From there, we visited Sri Lanka’s oldest tea factory. Tea is Sri Lanka’s primary export and much of the local economy centers around it. I’d never seen tea made from earth to tea cup before so it was actually pretty interesting. We even got to sample some of the tea at the end of our tour.
Next, we visited the Royal Botanical Gardens. The grounds of the botanical gardens were pristinely landscaped and quite beautiful. There was an elaborate orchid house with orchid varieties I’d never seen before and a restaurant where we stopped for lunch.
The Royal City of Kandy
Our final stop for the day was one of Sri Lanka’s prime tourist sites, the Royal City of Kandy. Set in the center of lush hills and surrounding a scenic lake, the UNESCO World Heritage Site of Kandy was the last bastion of resistance to colonial rule.
The city is known for distinctive architecture, dance, art and music. Its most famous site is the Dalada Maligawa or the “Temple of the Tooth.” The temple is home to the Buddha’s tooth relic which is an item of great significance to all Buddhists.
The temple was gorgeous from the outside but thanks to the holiday it was literally packed with worshipers, so unfortunately we couldn’t go in. After viewing the temple from the outside and walking around the city for a while, we decided it was time to start heading for the airport since we figured it would take at least another 4 hours to get there.
As the sun set on our long drive, I rehashed our day in my mind and tried to develop on opinion on Sri Lanka as a destination. The closest thing I can compare it to was my visit to India several years ago. The infrastructure is certainly lacking and there is extreme poverty in some areas but as a whole, I enjoyed my day in Sri Lanka. The natural beauty of the country makes up for a lot of its shortcomings.
The one thing I didn’t like (which is an issue in many countries) was the persistence of the hawkers at all the tourist sites. It seemed someone was always trying to get money from us – either to buy something from them or to hire them as a guide. It’s exhausting to be barraged like that for hours on end – feeling like a target everywhere you go because you are clearly a foreigner.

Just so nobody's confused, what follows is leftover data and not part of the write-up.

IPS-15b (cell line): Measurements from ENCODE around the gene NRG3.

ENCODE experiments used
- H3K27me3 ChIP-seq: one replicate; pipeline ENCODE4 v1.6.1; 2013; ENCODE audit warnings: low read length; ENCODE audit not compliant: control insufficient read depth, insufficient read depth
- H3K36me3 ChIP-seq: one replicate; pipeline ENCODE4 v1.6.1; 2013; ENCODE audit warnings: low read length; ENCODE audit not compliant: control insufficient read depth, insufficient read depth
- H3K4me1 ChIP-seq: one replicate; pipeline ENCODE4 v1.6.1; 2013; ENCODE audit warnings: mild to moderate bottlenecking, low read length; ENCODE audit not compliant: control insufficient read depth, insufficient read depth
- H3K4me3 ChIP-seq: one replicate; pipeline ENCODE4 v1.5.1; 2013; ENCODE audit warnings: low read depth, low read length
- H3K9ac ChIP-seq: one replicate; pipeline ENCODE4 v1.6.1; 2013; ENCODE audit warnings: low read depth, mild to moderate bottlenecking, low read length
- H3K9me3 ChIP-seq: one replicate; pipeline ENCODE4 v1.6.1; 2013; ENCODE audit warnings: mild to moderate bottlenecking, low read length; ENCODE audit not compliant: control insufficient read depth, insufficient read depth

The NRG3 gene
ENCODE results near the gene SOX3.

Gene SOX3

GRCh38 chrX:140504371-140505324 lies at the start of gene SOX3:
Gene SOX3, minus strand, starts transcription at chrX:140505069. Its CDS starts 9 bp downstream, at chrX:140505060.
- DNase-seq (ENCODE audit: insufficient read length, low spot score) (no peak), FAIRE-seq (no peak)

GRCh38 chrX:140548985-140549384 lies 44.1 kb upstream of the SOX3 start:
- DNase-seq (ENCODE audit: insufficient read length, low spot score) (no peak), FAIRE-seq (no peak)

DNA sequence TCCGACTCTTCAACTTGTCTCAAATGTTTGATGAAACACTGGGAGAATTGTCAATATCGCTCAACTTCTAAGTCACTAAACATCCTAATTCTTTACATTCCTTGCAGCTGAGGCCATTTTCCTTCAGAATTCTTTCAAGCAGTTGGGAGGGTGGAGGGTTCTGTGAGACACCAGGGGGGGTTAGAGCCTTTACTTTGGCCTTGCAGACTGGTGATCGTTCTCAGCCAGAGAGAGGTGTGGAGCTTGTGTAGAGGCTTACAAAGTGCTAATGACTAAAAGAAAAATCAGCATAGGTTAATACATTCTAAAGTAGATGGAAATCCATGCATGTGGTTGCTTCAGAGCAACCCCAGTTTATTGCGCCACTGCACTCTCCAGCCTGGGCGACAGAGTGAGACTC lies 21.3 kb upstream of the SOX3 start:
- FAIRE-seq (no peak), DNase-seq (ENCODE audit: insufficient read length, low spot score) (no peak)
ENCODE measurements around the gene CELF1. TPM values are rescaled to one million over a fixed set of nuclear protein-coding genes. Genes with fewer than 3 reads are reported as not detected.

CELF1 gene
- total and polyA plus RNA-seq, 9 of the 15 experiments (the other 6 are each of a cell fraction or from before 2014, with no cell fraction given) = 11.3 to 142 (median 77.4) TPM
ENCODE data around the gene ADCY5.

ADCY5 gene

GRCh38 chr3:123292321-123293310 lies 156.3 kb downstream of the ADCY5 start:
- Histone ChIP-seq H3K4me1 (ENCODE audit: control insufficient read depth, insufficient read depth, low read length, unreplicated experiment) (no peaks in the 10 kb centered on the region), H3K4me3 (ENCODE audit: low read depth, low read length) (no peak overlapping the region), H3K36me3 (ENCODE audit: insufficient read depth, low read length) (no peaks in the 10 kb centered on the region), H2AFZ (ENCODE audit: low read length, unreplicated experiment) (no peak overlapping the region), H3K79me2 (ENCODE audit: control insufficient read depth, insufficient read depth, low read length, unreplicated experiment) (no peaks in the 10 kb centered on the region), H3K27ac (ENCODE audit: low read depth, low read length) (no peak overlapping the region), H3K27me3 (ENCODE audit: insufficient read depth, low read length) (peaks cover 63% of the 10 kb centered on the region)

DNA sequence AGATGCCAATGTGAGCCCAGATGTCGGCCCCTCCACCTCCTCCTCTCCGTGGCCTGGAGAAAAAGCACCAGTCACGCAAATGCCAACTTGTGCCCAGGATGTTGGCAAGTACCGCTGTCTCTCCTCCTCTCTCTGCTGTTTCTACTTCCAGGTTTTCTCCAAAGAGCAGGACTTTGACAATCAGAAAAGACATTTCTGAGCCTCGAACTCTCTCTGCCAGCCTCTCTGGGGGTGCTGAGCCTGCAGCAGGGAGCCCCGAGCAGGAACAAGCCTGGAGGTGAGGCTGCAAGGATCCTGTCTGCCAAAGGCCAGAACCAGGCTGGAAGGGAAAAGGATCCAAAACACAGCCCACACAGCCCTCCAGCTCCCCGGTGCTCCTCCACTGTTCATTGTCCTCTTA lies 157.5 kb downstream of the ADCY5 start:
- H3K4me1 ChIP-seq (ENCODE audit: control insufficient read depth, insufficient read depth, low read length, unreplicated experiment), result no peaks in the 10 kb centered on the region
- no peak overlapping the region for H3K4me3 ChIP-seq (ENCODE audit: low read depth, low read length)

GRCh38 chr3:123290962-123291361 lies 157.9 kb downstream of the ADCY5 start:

Our driver was pretty good at watching out for us and hovering close by whenever he dropped us off somewhere, so I never felt unsafe. But I did feel like many of the locals were determined to get every last dollar out of the few tourists they have and that’s something that often turns me off about a country.
But to Sri Lanka’s credit, they are a new kid in the tourism block and they’re likely to get better at it as the infrastructure improves with the influx of tourist dollars. All in all, I think I’d go back someday. But I’ll give it a few years…perhaps until that new Starwood hotel is finished, ha!
After 14 hours in and out of a car driving all over Sri Lanka, we were beat when we finally arrived at the airport around 8pm. To make matters worse, our flight to Bangkok didn’t leave until 1am and we couldn’t check in until 3 hours before at 10pm. So we had to find a seat and wait for a bit until we could get to the counter.
When we finally did, we decided to ask how much it would cost to upgrade our coach seats to business class. Knowing we still had a 3-hour wait for our flight and a 4-hour redeye flight to Bangkok, we thought it might be worth it to have access to the lounge and a bigger seat.
When a price was given, we looked at each other and without hesitation decided to go for it. Ten minutes later, we had business class tickets in hand and were headed for the lounge.
The Sri Lankan Airlines lounge turned out to be awesome – complete with massage therapist and free-flowing champagne. We took turns getting free 15-minute massages in the massage room and in no time at all it was time to board our flight.
Next stop, Thailand!